|What are the dangers to a kid flying alone ?|
Airline policies and parents concerned about allowing unaccompanied minors to be seated next to men make a travesty of both reason and justice.
That this fear feeds paternalistic policy and parental concerns is ludicrous.
If you send your child unaccompanied on a plane, your child has more chance of dying in a plane crash than being molested!
Tracey Spicer, journalist and Sky News anchor has recently affirmed her support of this controversial airline policy saying “I don’t want my kids sitting next to a man on a plane.”
Her statement is, as she admits, sexist. It most certainly is, but my major issue is that it is patently wrong and misleading.
It is said that we use only 10% of our brain, that 20% of statistics are made up, and the remaining 90% of the population aren’t any good at proportions.
Most of these statistics seem to be about right when it comes to some airline policies and parental concerns. We seem to be flying out of control.
Tracey and airlines have decided that all men should be treated with caution because 90% of paedophiles are male. (They presumably think that males in many, even most contexts are fine despite this risk, e.g, teachers, husbands, fathers, pilots, flight crews, etc.).
This is a truly staggering piece of unreasonable thinking.
Sexual abuse of children is horrific in the extreme. It is also an extremely unlikely event.
In the United States where disturbingly detailed statistics of these sorts of ugly events are kept, there were 56,000 perpetrators of sexual abuse in 2012 (US Dept of Health & Human Services, 2012, p62).
That is an awful lot of awful people.
However, let’s put this into perspective. The US population in 2012 was 313.9 million people.
That means that if you picked someone at random, the chances of that person being a sexual abuser would be roughly .018% or about 1 in 5,500 people. Or 2 in 5,500 if you assume all sexual abusers are male.
Against this we juxtapose the fact that a person has one in 7,800 of dying in a plane accident in their lifetime.
The odds are not directly comparable – one is a proportion of the population, the other is the probability of an event in a lifetime.
However, we can say that being on a plane clearly raises your chances of dying in a plane accident enormously. And it is unlikely to have any effect on your exposure to sexual abusers as planes are not a well-known 'hang-out' for sexual abusers.
Reports of airline safety illustrate this point perfectly. The Australian Transport Safety Bureau shows that there were some 41 fatalities in Australian commercial aviation between 2003 to 2012. During the same period, there is no evidence of any child molestation incidents in the ATSB report nor in any other source that I can find. So we can count molestations as zero.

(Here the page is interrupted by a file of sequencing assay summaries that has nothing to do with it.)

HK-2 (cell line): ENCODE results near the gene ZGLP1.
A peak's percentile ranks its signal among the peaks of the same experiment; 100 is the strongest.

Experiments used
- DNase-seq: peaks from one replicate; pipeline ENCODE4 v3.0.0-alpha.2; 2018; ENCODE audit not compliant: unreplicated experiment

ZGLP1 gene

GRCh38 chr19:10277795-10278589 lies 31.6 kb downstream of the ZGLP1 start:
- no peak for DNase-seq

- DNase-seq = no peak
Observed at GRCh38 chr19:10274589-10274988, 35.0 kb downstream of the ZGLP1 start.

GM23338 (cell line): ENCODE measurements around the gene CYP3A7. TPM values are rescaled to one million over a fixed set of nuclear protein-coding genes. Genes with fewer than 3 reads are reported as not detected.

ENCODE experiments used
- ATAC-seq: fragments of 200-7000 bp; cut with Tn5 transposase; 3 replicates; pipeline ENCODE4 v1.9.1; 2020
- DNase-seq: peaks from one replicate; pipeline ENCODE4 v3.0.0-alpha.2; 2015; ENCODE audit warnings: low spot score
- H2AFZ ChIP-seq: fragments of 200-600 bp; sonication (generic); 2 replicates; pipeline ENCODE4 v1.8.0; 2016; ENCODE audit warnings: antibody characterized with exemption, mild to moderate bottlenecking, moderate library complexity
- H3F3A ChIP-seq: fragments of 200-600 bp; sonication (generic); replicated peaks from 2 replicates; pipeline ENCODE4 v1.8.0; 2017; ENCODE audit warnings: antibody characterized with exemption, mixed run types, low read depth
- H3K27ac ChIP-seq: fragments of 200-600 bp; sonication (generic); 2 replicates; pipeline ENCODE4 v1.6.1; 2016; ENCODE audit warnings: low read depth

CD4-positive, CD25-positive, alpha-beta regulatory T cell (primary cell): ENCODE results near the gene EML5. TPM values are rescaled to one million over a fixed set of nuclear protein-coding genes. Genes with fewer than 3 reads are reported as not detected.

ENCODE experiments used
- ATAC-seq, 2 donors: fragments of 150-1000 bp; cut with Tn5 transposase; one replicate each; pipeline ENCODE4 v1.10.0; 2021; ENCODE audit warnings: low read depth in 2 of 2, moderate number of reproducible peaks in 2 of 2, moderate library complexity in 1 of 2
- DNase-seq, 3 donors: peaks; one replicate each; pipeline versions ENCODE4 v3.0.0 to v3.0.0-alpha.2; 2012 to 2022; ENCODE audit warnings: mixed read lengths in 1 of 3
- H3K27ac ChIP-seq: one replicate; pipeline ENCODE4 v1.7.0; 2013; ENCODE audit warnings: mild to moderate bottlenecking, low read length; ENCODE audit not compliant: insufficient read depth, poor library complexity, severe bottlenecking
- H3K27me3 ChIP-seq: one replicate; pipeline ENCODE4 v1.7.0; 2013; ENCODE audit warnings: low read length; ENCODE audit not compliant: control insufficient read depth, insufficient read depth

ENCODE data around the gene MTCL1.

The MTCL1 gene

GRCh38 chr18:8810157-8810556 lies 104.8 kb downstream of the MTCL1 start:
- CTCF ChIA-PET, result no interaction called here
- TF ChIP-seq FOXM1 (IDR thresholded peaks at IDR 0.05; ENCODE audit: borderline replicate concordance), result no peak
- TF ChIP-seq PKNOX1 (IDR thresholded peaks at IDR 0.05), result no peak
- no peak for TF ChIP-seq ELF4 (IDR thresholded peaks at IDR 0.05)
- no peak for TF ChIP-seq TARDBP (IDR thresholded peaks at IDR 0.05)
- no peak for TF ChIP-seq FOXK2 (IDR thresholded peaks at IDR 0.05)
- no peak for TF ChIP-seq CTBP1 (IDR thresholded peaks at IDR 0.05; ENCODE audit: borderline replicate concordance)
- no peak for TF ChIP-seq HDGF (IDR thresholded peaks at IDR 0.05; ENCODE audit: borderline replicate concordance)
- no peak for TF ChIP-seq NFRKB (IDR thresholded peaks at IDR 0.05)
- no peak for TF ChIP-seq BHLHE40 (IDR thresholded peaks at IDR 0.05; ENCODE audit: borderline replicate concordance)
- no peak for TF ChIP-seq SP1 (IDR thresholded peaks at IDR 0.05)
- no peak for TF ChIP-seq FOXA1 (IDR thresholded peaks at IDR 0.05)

If you're really that worried about the safety of your child, you shouldn't be putting your child on that plane at all. He or she has more chance of dying than being molested.
Tracey and all you other helicopter parents, get a grip!
Giving support to overly paternalistic policies based on appalling logic is not doing anyone any favours.
If the media is going to lead good thinking on parenting and policy, let it be the free-range parenting model promoted by Lenore Skenazy who caused a social ripple by publishing a story about letting her 9-year old son travel on the New York subway alone.
Frankly, if you’re worried about your child being abused, you should worry less about strangers and more about parents! The vast majority (80%) of child abuse perpetrators are parents.
So following the logic of Tracey and the airlines, the State should remove all children from their homes to reduce their risk of being exposed to abuse (neglect, physical, sexual, etc.) from their parents.
This is absurd.
It is human to discriminate. We are constantly discriminating good from bad. We judge kids, parents, teachers, students, professionals, employees, employers, as good or bad.
The problem is not the discrimination. The problem is discriminating based on poor reasoning.
Details about the profile of a sexual abuser (predominantly male) gives no basis for judging the prevalence of sexual abusers among the male population.
Judging all individuals of one gender as bad based on this fallacy is not only unreasonable, it is unjust and odiously sexist.
Even the double-standard that allows such anti-male remarks to be printed speaks volumes to the distance we have to go in the battle to end sexism, paternalism and injustice.
To get there, we will need to start using the other 90% of our brains.